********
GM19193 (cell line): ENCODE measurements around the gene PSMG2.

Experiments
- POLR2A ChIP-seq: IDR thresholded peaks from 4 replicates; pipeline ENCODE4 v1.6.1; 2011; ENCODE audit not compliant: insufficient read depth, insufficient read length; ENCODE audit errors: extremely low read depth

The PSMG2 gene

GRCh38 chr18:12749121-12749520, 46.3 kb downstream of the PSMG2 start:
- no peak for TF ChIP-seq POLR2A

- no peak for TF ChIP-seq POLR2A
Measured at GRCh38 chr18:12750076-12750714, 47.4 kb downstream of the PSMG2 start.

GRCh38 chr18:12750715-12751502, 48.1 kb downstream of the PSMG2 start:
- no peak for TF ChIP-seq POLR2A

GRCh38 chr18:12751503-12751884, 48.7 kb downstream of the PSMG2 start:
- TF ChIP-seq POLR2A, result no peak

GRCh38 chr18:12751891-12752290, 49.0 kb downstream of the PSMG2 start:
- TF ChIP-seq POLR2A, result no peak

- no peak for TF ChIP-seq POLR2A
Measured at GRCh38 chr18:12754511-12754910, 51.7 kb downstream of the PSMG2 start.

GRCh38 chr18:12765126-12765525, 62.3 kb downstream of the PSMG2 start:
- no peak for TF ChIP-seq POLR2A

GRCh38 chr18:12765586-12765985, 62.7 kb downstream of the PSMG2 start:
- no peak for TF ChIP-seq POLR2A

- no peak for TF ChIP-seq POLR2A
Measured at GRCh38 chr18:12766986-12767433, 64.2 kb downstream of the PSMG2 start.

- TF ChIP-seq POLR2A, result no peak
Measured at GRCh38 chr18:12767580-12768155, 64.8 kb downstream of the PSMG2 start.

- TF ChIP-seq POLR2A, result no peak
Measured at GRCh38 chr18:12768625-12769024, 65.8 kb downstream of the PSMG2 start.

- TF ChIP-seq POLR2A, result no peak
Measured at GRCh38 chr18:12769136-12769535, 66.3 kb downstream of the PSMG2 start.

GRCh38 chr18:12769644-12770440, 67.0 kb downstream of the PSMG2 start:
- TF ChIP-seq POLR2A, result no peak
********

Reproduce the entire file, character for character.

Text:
GM19193 (cell line): ENCODE measurements around the gene PSMG2.

Experiments
- POLR2A ChIP-seq: IDR thresholded peaks from 4 replicates; pipeline ENCODE4 v1.6.1; 2011; ENCODE audit not compliant: insufficient read depth, insufficient read length; ENCODE audit errors: extremely low read depth

The PSMG2 gene

GRCh38 chr18:12749121-12749520, 46.3 kb downstream of the PSMG2 start:
- no peak for TF ChIP-seq POLR2A

- no peak for TF ChIP-seq POLR2A
Measured at GRCh38 chr18:12750076-12750714, 47.4 kb downstream of the PSMG2 start.

GRCh38 chr18:12750715-12751502, 48.1 kb downstream of the PSMG2 start:
- no peak for TF ChIP-seq POLR2A

GRCh38 chr18:12751503-12751884, 48.7 kb downstream of the PSMG2 start:
- TF ChIP-seq POLR2A, result no peak

GRCh38 chr18:12751891-12752290, 49.0 kb downstream of the PSMG2 start:
- TF ChIP-seq POLR2A, result no peak

- no peak for TF ChIP-seq POLR2A
Measured at GRCh38 chr18:12754511-12754910, 51.7 kb downstream of the PSMG2 start.

GRCh38 chr18:12765126-12765525, 62.3 kb downstream of the PSMG2 start:
- no peak for TF ChIP-seq POLR2A

GRCh38 chr18:12765586-12765985, 62.7 kb downstream of the PSMG2 start:
- no peak for TF ChIP-seq POLR2A

- no peak for TF ChIP-seq POLR2A
Measured at GRCh38 chr18:12766986-12767433, 64.2 kb downstream of the PSMG2 start.

- TF ChIP-seq POLR2A, result no peak
Measured at GRCh38 chr18:12767580-12768155, 64.8 kb downstream of the PSMG2 start.

- TF ChIP-seq POLR2A, result no peak
Measured at GRCh38 chr18:12768625-12769024, 65.8 kb downstream of the PSMG2 start.

- TF ChIP-seq POLR2A, result no peak
Measured at GRCh38 chr18:12769136-12769535, 66.3 kb downstream of the PSMG2 start.

GRCh38 chr18:12769644-12770440, 67.0 kb downstream of the PSMG2 start:
- TF ChIP-seq POLR2A, result no peak